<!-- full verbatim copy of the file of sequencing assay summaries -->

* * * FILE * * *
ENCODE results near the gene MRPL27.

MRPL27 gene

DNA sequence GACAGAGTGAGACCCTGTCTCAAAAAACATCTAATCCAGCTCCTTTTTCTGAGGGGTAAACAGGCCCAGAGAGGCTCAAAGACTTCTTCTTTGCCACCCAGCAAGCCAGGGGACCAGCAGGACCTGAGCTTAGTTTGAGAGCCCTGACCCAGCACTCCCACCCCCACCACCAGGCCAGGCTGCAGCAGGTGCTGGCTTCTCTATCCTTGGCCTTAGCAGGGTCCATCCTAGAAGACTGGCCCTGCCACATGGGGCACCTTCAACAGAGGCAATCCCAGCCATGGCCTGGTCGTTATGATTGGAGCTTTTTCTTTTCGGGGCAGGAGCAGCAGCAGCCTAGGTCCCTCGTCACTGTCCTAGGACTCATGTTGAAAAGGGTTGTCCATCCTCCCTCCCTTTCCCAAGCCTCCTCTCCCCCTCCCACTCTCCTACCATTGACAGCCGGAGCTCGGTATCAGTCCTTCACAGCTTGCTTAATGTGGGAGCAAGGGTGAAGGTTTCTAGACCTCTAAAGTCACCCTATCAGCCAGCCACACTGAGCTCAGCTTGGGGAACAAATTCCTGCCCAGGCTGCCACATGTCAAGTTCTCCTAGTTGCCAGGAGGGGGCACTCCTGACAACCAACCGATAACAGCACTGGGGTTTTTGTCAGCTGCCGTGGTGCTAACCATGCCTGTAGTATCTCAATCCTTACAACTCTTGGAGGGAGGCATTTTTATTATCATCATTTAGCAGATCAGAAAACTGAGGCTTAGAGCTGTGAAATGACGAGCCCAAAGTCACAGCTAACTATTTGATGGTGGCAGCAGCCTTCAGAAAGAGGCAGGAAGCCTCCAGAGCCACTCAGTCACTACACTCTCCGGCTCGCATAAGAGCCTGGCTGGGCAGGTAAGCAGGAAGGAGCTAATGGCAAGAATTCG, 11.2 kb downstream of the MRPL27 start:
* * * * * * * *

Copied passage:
ENCODE results near the gene MRPL27.

MRPL27 gene

DNA sequence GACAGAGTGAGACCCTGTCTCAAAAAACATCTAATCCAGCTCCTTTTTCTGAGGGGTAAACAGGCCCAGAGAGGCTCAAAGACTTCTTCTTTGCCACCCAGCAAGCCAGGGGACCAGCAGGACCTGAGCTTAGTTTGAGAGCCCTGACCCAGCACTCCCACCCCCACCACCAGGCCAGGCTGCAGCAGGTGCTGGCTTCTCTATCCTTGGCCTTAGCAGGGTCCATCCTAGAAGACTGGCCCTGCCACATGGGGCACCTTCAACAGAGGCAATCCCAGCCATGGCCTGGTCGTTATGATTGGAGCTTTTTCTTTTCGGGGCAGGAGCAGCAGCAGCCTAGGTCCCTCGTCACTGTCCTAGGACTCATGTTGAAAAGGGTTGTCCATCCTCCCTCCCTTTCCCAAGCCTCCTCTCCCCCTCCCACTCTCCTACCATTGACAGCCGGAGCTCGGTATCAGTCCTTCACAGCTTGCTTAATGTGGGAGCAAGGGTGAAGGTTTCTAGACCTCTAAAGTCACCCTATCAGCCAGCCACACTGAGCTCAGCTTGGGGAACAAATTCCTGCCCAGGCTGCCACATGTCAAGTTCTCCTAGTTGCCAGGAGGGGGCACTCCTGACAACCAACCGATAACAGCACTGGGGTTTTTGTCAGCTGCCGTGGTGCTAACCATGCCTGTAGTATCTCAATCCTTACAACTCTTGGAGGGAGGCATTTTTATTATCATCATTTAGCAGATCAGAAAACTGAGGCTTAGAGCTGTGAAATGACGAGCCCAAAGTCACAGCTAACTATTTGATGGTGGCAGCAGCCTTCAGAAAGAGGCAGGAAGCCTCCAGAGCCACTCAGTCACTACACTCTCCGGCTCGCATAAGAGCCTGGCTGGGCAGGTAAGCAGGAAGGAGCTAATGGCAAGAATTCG, 11.2 kb downstream of the MRPL27 start: